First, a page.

The energy, which spins the turbine and thence the compressor wheels, is derived from the high-pressure exhaust gases, which are present whether a turbo is fit or not. The small price to be paid, from a conservation of energy standpoint, is a slight increase in back pressure created by the restriction of the turbo's turbine wheel. This requires the expenditure of slightly more horsepower to expel the exhaust gases during the exhaust stroke. However, in spite of this deficit, the net gain is appreciable. Turbochargers are able to increase a diesel engine's volumetric efficiency upwards of 150%.

Frequent oil changes

As mentioned earlier, not all of this derived efficiency is a free lunch. In addition to the previously mentioned issues of increased impact on the engine and cost, there are other turbo demons with which to contend. Because turbochargers require a constant supply of lubrication for the high-speed turbine-compressor shaft, regular oil changes are even more critical than those for naturally aspirated diesels. The oil supplied to the turbo provides not only the bearing wedge, it also acts as a heat sink, assisting in maintaining workable temperatures within the bearing housing. One of the most common causes of turbo bearing failure is a result of the lube oil's exposure to extremely high heat. When a turbo-charged diesel is run under heavy load for extended periods, it must be allowed to cool off before being shut down. If this turbo cool-off procedure is not observed, a process known as carbonizing occurs. In this process, the lube oil left in the turbo bearing journals literally cooks, leaving behind an abrasive carbon deposit. The next time the engine is started, this gritty substance scores the bearings and clogs oil-supply ports and drains, dramatically shortening the life of the turbocharger and perhaps the engine. When running under heavy loads, these unfortunate circumstances can be forestalled by idling a turbocharged diesel for five minutes before shutting down.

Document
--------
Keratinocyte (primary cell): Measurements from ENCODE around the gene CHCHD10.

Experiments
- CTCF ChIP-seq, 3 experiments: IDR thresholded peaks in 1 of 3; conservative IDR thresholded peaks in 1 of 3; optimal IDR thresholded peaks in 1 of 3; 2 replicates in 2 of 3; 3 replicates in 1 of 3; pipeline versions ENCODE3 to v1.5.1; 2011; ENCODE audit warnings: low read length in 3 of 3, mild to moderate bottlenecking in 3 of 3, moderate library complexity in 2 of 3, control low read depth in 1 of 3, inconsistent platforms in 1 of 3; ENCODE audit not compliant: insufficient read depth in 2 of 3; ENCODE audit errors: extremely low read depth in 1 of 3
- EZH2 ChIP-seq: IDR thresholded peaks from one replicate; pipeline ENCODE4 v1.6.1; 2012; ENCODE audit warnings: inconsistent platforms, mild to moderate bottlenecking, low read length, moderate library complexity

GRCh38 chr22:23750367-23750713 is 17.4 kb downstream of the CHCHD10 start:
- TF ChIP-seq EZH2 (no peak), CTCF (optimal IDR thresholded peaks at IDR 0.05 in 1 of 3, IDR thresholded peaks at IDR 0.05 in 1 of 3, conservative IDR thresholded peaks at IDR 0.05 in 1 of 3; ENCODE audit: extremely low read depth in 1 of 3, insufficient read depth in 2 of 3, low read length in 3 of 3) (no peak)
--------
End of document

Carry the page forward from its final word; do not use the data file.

http://www.oceannavigator.com/January-February-2003/Trend-toward-turbos/
 

·
Registered
Joined
·
1,830 Posts
Boyle's Law - as EVERY schoolboy knows.
Well hold on here though, we're talking about the hot side of the turbo in the initial article. I should've corrected myself and said "turbine" not compressor in my response.

Yes, the compressor, or cold side will get hot once you compress the incoming intake charge via Boyle's law.

However on the turbine side you want it as hot as possible as the hot expanding gases will spin the hot side turbine, and thus the attached cold side compressor, faster. Thus minimizing lag. The more heat you shed between the exhaust ports and the turbine, the more efficiency you lose.
 

·
Registered
Joined
·
7,899 Posts
Well hold on here though, we're talking about the hot side of the turbo in the initial article. I should've corrected myself and said "turbine" not compressor in my response.

Yes, the compressor, or cold side will get hot once you compress the incoming intake charge via Boyle's law.

However on the turbine side you want it as hot as possible as the hot expanding gases will spin the hot side turbine, and thus the attached cold side compressor, faster. Thus minimizing lag. The more heat you shed between the exhaust ports and the turbine, the more efficiency you lose.
We don't disagree - hotter is better!
 
1 - 8 of 8 Posts
Top